Earl Burkholder, Jr. v. International Union United Aut, et al
NOT RECOMMENDED FOR PUBLICATION File Name: 08a0659n.06 Filed: November 3, 2008 No. 07-4514 UNITED STATES COURT OF APPEALS FOR THE SIXTH CIRCUIT EARL W. BURKHOLDER JR., et al., ) ) Plaintiffs- Appellants, ) ) v. ) ) INTERNATIONAL UNION, UNITED ) AUTOMOBILE, AEROSPACE AND ) AGRICULTURAL IMPLEMENT ) WORKERS OF AMERICA, Local No. 12; ) INTERNATIONAL UNION, UNITED ) AUTOMOBILE, AEROSPACE AND ) AGRICULTURAL IMPLEMENT ) WORKERS OF AMERICA; ) DAIMLERCHRYSLER CORPORATION, ) ) Defendants - Appellees. ) )
ON APPEAL FROM THE UNITED STATES DISTRICT COURT FOR THE NORTHERN DISTRICT OF OHIO OPINION
Before: DAUGHTREY, GILMAN, and ALARCÓN, Circuit Judges.* Arthur L. Alarcón, Circuit Judge. Appellants are machine repairmen presently or formerly employed by the DaimlerChrysler Corporation ("DaimlerChrysler") at two Chrysler Jeep plants in Toledo, Ohio. Appellants claim that their union, Appellees International Union United Automobile, Aerospace and Agricultural Implement Workers of America ("UAW") and International Union United Automobile, Aerospace and Agricultural Implement Workers of America, Local 12 ("Local 12"), breached their duty of fair representation by favoring certain skilled workers--namely
The Honorable Arthur L. Alarcón, Senior Circuit Judge for the United States Court of Appeals for the Ninth Circuit, sitting by designation.
millwrights and electricians--over Appellants, who are machine repairmen.
preferential treatment caused Appellants to lose training and employment opportunities that led to decreases in pay and, ultimately, job losses in greater proportion than millwrights and electricians. Appellants initially filed suit against UAW and Local 12 on August 26, 2002. On November 25, 2002, pursuant to Rules 19(a)(1)(A) and (a)(1)(B)(i) of the Federal Rules of Civil Procedure, UAW and Local 12 filed a motion to add DaimlerChrysler as a defendant on the bases that it was a party necessary for full relief and, if not added, DaimlerChrysler's ability to protect its interest would be impaired. The district court granted this motion on December 3, 2002. Appellants added DaimlerChrysler as a defendant in their subsequently filed Third Amended Complaint, but made no allegations against DaimlerChrysler. On May 19, 2006, UAW and Local 12 moved for summary judgment on six grounds: (1) Appellants' claims under section 9(a) of the Labor-Management Relations Act, 29 U.S.C. § 159 ("Section 9(a)"), should be considered hybrid claims pursuant to section 301 of the Labor-Management Relations Act, 29 U.S.C. § 185 ("Section 301"), and Appellants had not alleged and could not show a breach of the collective bargaining agreement; (2) Appellants had no evidence to support the allegation that the unions used their influence with DaimlerChrysler to cause plaintiffs to be disproportionately laid off; (3) Appellants could not show that they had any right to be crosstrained; (4) Appellants could not show that they were denied fair representation; (5) Appellants could not show a breach of fair representation and any claims relating to the lines of demarcation committee were barred by the statute of limitations; and (6) Appellants could not show they were denied apprenticeship training.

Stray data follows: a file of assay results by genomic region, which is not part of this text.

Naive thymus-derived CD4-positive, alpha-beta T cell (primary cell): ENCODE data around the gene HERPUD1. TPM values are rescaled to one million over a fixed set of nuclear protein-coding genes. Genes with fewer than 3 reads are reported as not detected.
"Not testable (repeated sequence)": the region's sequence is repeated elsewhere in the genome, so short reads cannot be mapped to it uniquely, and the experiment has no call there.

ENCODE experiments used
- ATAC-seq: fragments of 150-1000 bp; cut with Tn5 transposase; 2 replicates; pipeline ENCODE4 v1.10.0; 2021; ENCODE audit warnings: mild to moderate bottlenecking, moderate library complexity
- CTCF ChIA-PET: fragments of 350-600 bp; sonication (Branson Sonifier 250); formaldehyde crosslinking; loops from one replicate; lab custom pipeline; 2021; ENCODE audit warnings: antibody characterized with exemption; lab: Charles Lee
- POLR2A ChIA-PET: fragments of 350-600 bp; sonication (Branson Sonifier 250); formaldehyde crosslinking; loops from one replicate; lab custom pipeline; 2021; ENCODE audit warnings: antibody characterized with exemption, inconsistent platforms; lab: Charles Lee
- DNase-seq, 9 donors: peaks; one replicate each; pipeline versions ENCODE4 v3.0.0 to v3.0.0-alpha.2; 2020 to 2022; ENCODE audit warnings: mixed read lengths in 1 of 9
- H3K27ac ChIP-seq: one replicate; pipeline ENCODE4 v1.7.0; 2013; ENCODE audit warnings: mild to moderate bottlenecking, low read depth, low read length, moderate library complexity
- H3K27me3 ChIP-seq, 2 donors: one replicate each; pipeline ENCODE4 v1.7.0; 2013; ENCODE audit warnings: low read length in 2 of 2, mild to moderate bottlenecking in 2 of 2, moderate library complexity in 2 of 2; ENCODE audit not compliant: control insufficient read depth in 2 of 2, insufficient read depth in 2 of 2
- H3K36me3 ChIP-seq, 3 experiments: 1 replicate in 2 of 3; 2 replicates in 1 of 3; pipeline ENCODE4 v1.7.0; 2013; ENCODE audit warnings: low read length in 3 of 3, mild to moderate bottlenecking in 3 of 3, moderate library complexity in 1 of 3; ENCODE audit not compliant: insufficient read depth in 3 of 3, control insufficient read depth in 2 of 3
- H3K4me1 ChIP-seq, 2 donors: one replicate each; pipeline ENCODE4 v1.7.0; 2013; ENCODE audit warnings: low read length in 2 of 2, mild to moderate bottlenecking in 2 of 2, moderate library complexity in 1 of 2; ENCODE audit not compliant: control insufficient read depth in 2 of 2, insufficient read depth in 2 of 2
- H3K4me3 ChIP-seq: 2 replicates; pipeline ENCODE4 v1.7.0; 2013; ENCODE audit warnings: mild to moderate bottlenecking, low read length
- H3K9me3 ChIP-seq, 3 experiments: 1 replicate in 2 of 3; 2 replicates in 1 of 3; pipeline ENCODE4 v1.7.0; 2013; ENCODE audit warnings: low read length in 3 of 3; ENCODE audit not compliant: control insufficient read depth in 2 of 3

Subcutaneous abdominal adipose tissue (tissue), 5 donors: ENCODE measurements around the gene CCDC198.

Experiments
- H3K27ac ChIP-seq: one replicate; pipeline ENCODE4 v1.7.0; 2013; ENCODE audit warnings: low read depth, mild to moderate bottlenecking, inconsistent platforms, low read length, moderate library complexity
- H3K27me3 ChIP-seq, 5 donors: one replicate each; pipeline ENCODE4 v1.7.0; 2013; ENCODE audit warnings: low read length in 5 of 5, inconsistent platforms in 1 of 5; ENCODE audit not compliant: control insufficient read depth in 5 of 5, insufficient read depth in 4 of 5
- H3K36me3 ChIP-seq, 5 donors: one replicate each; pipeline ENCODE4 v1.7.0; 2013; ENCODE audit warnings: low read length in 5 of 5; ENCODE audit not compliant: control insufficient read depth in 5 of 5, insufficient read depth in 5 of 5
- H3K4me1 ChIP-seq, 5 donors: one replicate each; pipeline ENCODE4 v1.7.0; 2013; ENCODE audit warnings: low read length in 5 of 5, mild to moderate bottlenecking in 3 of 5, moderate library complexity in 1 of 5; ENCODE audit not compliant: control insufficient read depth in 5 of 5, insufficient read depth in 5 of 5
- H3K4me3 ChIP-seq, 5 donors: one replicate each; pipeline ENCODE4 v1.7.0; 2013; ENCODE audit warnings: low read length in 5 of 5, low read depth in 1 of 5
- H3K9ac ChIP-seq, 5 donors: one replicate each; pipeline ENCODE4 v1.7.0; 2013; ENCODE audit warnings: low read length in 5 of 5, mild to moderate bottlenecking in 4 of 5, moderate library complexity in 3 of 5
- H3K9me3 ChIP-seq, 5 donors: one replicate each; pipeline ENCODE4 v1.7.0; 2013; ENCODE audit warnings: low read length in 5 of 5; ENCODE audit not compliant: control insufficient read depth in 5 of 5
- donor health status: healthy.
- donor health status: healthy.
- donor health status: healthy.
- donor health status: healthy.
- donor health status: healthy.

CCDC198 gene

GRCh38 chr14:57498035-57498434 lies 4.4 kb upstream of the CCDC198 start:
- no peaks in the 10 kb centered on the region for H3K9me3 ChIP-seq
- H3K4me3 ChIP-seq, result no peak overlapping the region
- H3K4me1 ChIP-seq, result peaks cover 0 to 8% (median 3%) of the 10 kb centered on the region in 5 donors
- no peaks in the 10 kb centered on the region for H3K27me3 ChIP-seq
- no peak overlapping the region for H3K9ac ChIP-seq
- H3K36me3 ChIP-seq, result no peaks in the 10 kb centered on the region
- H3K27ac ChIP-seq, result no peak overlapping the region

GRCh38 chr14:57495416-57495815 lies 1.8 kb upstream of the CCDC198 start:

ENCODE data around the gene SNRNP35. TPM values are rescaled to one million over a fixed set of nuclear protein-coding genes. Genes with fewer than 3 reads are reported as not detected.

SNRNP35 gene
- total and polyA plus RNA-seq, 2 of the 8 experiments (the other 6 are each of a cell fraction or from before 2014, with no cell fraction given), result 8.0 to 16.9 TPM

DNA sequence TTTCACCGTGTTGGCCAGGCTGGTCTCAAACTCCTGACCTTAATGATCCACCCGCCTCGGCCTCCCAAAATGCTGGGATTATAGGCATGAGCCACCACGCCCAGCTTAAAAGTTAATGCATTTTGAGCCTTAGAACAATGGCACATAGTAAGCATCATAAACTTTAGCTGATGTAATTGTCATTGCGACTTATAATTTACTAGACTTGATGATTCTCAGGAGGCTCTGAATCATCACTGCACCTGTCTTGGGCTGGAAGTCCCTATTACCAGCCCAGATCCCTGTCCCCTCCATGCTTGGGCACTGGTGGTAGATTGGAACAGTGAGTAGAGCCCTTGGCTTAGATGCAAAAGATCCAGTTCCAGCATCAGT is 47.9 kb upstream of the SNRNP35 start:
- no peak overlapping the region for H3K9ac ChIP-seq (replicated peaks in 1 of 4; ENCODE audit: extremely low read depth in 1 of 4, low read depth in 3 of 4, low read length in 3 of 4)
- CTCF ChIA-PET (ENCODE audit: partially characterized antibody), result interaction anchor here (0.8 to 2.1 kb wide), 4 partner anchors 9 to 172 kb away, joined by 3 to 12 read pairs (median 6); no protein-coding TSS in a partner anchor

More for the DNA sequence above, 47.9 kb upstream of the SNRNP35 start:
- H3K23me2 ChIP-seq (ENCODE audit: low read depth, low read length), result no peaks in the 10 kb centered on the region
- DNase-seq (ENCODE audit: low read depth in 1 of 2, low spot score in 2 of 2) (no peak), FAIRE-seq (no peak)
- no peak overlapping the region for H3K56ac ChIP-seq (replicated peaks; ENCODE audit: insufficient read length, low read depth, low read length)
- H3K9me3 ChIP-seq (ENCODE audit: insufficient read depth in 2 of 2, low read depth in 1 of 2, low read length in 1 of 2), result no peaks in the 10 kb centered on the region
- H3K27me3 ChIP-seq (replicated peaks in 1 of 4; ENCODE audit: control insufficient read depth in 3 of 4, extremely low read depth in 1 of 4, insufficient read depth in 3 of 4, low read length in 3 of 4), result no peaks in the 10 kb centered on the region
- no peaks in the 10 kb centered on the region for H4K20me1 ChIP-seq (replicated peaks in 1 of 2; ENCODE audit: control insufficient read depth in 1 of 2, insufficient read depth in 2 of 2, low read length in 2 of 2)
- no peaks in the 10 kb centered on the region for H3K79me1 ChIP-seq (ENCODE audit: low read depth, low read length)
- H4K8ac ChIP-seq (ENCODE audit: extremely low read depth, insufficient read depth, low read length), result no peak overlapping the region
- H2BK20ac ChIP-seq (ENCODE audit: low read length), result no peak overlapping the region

Following the initial summary judgment briefing, the district court asked the parties to file supplemental briefs regarding whether Appellants exhausted internal union remedies prior to filing the complaint. The district court granted the UAW and Local 12's motion for summary judgment. For the reasons that follow, we vacate and remand for further proceedings. I Appellants are present or former employees of DaimlerChrysler at two Chrysler Jeep plants in Toledo, Ohio. DaimlerChrysler employs several kinds of employees, known as "skilled tradesmen," at the Toledo plants. This case implicates three groups of skilled tradesmen: machine repairmen, millwrights, and electricians. Appellants are machine repairmen. Until 1997, the skilled tradesmen at DaimlerChrysler's Toledo plant were represented by two unions. The UAW represented, among others, millwrights and electricians. The Mechanics Education Society of America ("MESA") represented machine trades employees, including machine repairmen. The MESA collective bargaining agreement included "lines of demarcation" that delineated what type of work was assigned to its member employees, and the division of work among the skilled trades. Lines of demarcation determine what type of work will be made available to each trade, and the number of workers from each trade needed to complete the work. In 1997, former MESA members became UAW members and also became subject to a new UAW collective bargaining agreement. The new collective bargaining agreement did not set forth lines of demarcation. In 1999, when DaimlerChrysler built a second Jeep plant, problems developed as to which group of skilled tradesmen (e.g., machine repairmen, millwrights, or electricians) should do which work. In January 2001, Local 12 announced the creation of a Lines of Demarcation -3-